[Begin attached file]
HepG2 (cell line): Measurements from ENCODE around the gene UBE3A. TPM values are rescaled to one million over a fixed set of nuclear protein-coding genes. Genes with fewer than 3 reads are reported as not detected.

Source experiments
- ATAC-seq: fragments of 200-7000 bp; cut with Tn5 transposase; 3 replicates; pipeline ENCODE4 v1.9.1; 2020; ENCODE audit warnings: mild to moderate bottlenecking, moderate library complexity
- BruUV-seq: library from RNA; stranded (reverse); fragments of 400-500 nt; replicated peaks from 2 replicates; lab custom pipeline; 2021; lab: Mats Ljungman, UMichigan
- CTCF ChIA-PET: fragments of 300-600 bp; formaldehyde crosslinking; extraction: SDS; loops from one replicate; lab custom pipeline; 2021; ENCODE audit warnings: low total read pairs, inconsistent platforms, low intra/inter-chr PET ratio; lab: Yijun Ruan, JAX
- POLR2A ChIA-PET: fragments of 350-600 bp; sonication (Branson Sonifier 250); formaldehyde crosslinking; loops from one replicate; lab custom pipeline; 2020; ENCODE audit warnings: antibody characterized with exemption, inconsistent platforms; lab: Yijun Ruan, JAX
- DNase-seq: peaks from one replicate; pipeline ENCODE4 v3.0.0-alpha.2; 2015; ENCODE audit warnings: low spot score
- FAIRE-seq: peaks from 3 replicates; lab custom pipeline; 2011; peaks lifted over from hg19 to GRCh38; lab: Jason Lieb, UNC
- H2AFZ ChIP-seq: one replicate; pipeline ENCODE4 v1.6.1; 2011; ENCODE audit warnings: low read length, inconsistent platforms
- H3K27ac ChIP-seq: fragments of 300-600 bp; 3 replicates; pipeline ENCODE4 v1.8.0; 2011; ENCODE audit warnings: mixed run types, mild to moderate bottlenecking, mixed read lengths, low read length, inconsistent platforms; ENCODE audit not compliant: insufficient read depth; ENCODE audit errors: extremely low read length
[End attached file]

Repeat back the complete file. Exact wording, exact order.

HepG2 (cell line): Measurements from ENCODE around the gene UBE3A. TPM values are rescaled to one million over a fixed set of nuclear protein-coding genes. Genes with fewer than 3 reads are reported as not detected.

Source experiments
- ATAC-seq: fragments of 200-7000 bp; cut with Tn5 transposase; 3 replicates; pipeline ENCODE4 v1.9.1; 2020; ENCODE audit warnings: mild to moderate bottlenecking, moderate library complexity
- BruUV-seq: library from RNA; stranded (reverse); fragments of 400-500 nt; replicated peaks from 2 replicates; lab custom pipeline; 2021; lab: Mats Ljungman, UMichigan
- CTCF ChIA-PET: fragments of 300-600 bp; formaldehyde crosslinking; extraction: SDS; loops from one replicate; lab custom pipeline; 2021; ENCODE audit warnings: low total read pairs, inconsistent platforms, low intra/inter-chr PET ratio; lab: Yijun Ruan, JAX
- POLR2A ChIA-PET: fragments of 350-600 bp; sonication (Branson Sonifier 250); formaldehyde crosslinking; loops from one replicate; lab custom pipeline; 2020; ENCODE audit warnings: antibody characterized with exemption, inconsistent platforms; lab: Yijun Ruan, JAX
- DNase-seq: peaks from one replicate; pipeline ENCODE4 v3.0.0-alpha.2; 2015; ENCODE audit warnings: low spot score
- FAIRE-seq: peaks from 3 replicates; lab custom pipeline; 2011; peaks lifted over from hg19 to GRCh38; lab: Jason Lieb, UNC
- H2AFZ ChIP-seq: one replicate; pipeline ENCODE4 v1.6.1; 2011; ENCODE audit warnings: low read length, inconsistent platforms
- H3K27ac ChIP-seq: fragments of 300-600 bp; 3 replicates; pipeline ENCODE4 v1.8.0; 2011; ENCODE audit warnings: mixed run types, mild to moderate bottlenecking, mixed read lengths, low read length, inconsistent platforms; ENCODE audit not compliant: insufficient read depth; ENCODE audit errors: extremely low read length